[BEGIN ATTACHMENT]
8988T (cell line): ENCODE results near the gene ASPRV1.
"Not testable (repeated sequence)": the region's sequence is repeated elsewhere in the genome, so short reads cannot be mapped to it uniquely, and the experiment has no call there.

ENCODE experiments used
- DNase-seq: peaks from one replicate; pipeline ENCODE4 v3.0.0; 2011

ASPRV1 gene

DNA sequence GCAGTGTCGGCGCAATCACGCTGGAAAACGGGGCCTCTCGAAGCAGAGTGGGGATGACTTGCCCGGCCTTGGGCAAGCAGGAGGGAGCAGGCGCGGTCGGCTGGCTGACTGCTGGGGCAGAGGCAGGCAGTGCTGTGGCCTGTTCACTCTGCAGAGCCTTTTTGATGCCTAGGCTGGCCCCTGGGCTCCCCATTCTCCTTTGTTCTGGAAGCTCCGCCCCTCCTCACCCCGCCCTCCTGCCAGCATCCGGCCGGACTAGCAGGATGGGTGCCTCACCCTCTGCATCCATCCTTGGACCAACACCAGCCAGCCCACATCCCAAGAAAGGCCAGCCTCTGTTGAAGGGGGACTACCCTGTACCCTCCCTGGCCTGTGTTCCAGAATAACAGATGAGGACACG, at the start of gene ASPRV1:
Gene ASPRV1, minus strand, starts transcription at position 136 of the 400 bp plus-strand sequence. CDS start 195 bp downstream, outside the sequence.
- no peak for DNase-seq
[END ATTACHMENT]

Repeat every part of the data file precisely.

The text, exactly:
8988T (cell line): ENCODE results near the gene ASPRV1.
"Not testable (repeated sequence)": the region's sequence is repeated elsewhere in the genome, so short reads cannot be mapped to it uniquely, and the experiment has no call there.

ENCODE experiments used
- DNase-seq: peaks from one replicate; pipeline ENCODE4 v3.0.0; 2011

ASPRV1 gene

DNA sequence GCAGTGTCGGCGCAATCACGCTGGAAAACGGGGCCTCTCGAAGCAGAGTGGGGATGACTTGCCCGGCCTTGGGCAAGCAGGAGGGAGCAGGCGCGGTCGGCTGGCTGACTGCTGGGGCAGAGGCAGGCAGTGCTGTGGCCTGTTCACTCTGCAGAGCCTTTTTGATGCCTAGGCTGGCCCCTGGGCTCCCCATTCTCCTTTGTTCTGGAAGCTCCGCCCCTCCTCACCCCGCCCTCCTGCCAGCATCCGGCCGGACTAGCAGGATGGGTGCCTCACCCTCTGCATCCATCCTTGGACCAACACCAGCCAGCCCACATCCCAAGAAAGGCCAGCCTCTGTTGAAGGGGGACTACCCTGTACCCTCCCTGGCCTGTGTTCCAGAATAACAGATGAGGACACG, at the start of gene ASPRV1:
Gene ASPRV1, minus strand, starts transcription at position 136 of the 400 bp plus-strand sequence. CDS start 195 bp downstream, outside the sequence.
- no peak for DNase-seq